Skip to main content

Divers Needed to Protect the Coral Sea

Project AWARE News

Divers from around the world are joining together in a call to protect the Coral Sea. The Coral Sea is one of the last remaining places on earth where large marine animals are still found in great numbers, yet less than one percent of the Coral Sea is currently protected from extractive industries.

The remoteness of the Coral Sea, which lies adjacent to Australia’s Great Barrier Reef, has so far protected it from overfishing. However as other ocean areas become depleted of marine life the Coral Sea is at greater risk of being overfished. It is important that we help protect the Coral Sea before it is too late.

In November the Australian Government released a draft plan for a new Coral Sea Marine Park. The plan is a good start, but leaves most of the coral reefs as well as important shark habitats unprotected.

Now divers can help improve the draft plan. The Australian Government is asking for comments on how important we think it is to protect the Coral Sea. Please let the Australian Government know that divers think it is very important.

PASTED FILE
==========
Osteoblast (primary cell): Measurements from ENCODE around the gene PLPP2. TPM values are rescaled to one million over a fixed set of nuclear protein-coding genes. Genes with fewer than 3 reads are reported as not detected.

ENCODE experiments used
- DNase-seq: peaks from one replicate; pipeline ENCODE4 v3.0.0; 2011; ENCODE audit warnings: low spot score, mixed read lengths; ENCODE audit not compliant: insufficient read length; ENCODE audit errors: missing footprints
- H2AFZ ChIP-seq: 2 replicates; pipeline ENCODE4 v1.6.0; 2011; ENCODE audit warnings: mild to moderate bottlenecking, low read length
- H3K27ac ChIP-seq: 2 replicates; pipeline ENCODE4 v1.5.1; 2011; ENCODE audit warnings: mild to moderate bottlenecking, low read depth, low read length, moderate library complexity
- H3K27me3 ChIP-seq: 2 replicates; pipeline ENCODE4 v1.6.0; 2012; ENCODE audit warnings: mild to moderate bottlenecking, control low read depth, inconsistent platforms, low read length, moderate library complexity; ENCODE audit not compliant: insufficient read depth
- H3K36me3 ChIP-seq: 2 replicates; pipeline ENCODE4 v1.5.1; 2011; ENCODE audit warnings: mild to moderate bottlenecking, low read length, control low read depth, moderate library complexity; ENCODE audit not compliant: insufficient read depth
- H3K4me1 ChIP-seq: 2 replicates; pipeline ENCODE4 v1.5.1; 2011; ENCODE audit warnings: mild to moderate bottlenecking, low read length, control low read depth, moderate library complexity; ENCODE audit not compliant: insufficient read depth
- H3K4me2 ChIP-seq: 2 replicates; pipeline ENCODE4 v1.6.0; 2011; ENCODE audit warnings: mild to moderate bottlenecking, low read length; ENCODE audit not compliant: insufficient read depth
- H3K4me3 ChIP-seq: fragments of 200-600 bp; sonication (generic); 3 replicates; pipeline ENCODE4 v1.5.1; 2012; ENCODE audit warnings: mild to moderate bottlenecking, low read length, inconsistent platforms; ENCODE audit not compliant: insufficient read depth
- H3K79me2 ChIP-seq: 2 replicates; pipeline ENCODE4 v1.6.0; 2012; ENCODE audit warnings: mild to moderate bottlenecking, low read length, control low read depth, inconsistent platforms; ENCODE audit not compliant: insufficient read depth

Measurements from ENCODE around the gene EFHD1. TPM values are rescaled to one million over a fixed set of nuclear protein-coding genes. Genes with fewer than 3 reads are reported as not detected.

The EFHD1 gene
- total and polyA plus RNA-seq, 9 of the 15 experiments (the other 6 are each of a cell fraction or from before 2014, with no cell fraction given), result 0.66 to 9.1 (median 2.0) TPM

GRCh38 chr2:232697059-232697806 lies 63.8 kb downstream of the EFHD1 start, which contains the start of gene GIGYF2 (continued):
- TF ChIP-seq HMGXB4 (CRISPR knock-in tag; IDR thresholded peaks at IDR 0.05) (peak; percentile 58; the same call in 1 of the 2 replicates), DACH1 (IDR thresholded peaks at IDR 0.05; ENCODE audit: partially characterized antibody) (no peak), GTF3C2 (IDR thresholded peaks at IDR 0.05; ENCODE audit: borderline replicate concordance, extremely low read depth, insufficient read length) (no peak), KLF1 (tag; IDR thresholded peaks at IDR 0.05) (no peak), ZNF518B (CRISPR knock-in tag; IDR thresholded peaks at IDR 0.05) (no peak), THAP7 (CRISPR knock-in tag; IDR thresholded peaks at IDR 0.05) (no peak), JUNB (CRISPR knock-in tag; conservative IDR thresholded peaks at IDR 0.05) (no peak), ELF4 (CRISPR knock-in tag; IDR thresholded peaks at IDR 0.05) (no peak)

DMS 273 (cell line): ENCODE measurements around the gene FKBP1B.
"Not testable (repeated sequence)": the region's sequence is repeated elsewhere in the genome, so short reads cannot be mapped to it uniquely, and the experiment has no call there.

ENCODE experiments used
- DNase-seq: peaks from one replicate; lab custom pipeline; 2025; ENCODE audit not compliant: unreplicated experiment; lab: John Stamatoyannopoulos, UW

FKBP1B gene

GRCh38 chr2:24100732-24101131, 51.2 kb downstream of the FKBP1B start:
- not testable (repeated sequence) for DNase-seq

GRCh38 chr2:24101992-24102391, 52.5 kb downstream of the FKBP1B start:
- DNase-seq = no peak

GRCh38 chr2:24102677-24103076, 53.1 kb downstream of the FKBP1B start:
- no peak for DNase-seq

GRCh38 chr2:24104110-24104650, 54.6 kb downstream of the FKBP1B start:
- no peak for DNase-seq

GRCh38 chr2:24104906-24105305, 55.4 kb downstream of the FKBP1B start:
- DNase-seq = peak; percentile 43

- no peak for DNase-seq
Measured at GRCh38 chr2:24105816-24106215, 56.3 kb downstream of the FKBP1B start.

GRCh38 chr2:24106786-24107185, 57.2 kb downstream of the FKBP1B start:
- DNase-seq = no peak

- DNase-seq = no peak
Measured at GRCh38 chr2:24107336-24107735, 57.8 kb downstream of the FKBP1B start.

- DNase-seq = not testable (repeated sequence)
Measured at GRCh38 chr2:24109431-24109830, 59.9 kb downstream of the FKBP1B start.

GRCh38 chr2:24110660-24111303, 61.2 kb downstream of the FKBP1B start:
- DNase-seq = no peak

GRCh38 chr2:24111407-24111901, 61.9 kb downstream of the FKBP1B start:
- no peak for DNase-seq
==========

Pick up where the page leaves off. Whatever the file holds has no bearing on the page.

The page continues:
The Coral Sea is home to fifty two species of deepwater sharks and rays, eighteen of them found nowhere else. Whale sharks and even great white sharks inhabit the Coral Sea. Osprey Reef, one of the world’s top ten shark dives, is located inside the Coral Sea.

Blue whales feed in the Coral Sea, humpback whales migrate from the Antarctic to have their calves, and four species of sea turtle nest here. Large populations of sharks, tuna, marlin, barracuda and swordfish are still found here as well as a diverse range of corals and reef fish.

The Australian Government’s draft plan leaves much of the Coral Sea open to commercial and recreational fishing. Of the approximate 25 coral reefs, only two will be fully protected. Vital spawning sites for black marlin, bigeye tuna and yellowfin tuna are left unprotected, as are underwater volcanoes that are a globally significant habitat for top ocean predators including sharks.

It only takes a few minutes to ask the Australian Government to improve the draft plan. Please have your say and help protect the Coral Sea and provide safe zones for sharks!

Action Promo Image
Take a deep dive in the complex nature of the #GlobalSharkTrade
Think shark fin soup is responsible for the decline in shark populations. Think again!

From the My Ocean Community

My Ocean is a growing community of conservation leaders. Together, our actions add up to global impact for our ocean planet.

Want to Receive Monthly Ocean News and Action Alerts?